WESTPORT, Conn. Connecticuts first-ever Maker Faire, nicknamed the Mini Maker Faire because it was held in Westport, drew more than 1,000 people Saturday and transformed the town into a panoply of innovation, as people displayed everything from 3-D printers to canoes and submarines, which they had often made themselves.
Mark Mathias, the founder and co-chair of the event, said more than 60 maker booths were set up under a tent and across from it outside the library, with events happening inside the library, too.
Viewers saw the featured items up close and interacted with them. Westport resident Alan Winicks Explorer Submarine was open to allow children and adults to climb inside.
I completed it in my house on Saugatuck Shores and tested it on the Norwalk River, Winick said. There were rumors of a submarine in the Norwalk River.
At the robotics booth, Nonnewaug High School students from Woodbury demonstrated the robot they had designed and built that shoots basketballs. They built the robot in six weeks early this year and competed in a competition in Hartford. Jonas McGowan-Martin, a junior at Nonnewaug, said, We integrated the parts into one cohesive robot.
Mark Polansky, who mentored the robotics project, said, It excited students and got them interested in technology and real engineering. They drew on principles they learned in math and physics and put them to use and learned how rewarding a career engineering can be.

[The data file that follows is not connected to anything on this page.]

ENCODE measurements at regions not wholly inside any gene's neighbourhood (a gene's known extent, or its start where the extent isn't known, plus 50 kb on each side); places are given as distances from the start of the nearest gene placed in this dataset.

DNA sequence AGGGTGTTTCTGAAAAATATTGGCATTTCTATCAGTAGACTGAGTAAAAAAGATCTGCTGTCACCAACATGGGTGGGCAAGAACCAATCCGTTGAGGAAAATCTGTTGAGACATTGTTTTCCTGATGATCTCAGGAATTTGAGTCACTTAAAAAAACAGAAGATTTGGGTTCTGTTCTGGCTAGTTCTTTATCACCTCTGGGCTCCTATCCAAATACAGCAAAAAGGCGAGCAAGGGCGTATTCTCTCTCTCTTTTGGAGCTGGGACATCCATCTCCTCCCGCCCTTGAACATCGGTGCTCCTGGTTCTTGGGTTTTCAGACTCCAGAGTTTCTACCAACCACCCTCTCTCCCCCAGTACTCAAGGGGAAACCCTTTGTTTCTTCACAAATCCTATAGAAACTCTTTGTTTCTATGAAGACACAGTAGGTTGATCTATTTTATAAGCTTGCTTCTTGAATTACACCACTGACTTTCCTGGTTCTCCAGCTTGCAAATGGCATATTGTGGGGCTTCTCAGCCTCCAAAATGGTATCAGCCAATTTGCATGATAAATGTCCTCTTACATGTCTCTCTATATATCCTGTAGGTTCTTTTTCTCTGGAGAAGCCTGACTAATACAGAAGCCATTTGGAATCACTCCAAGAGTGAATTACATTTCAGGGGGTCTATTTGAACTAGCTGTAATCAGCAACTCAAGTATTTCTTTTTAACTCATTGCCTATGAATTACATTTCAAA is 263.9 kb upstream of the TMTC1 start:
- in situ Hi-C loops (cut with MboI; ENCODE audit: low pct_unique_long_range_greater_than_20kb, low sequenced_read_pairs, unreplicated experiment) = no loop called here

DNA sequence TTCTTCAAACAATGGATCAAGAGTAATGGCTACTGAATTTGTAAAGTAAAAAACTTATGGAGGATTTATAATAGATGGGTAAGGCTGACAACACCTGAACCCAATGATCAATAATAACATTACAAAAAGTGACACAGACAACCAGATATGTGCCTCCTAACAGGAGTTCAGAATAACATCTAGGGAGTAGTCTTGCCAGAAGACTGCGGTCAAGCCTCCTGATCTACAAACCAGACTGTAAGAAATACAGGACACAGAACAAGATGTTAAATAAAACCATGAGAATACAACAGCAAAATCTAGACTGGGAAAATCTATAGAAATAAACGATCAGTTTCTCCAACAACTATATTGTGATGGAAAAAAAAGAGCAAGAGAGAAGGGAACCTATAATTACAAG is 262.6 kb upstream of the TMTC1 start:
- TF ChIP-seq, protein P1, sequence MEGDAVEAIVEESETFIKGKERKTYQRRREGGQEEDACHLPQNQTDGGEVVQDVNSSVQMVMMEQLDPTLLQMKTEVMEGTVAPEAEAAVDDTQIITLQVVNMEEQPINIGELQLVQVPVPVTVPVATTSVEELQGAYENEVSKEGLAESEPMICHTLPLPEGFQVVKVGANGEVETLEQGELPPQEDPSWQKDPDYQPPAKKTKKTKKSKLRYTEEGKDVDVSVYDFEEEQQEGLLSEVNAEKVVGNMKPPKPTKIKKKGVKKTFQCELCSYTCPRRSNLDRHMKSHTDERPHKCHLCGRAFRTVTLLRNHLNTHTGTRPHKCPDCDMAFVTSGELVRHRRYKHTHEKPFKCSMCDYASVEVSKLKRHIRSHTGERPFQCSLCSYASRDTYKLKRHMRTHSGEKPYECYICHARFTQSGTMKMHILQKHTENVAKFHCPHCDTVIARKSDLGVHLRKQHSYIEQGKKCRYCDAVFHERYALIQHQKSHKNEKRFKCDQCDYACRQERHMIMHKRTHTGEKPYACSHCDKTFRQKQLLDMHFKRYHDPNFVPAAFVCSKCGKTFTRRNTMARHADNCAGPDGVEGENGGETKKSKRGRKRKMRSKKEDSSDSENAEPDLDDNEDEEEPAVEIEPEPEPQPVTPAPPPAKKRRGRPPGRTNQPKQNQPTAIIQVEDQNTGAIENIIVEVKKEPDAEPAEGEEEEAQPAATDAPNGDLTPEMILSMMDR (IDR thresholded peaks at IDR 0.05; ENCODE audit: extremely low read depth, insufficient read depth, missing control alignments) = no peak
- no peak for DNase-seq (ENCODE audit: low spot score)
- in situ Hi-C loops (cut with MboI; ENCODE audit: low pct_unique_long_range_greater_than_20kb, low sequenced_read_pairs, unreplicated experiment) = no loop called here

Dave Edgerley from Derby displayed canoes he had built, including a 13-foot lapstrake canoe made from marine-grade plywood. I wanted a canoe but couldnt buy one, so Ive built five traditional wooden canoes, he said.
Matt Stultz, who represents Maker Bot, showed 3-D printers that construct items out of plastic from computer designs. As the printer was preparing a plastic bracelet, he showed some of the other items it made, from toys to a phone holder. It gives people the opportunity to manufacture items in their homes, he said.
Nicholas Clarke, a Westport resident, had a collection of noisemakers, from a didgeridoo , a wind instrument originally made from eucalyptus trees in Australia 2,000 years ago; to Taos drums ; a washtub bass ; and a bugle.
Seven-year-old Toby Bloch of Westport blew into the bugle and said, I cant even play my sisters flute, but this bugle is easy.
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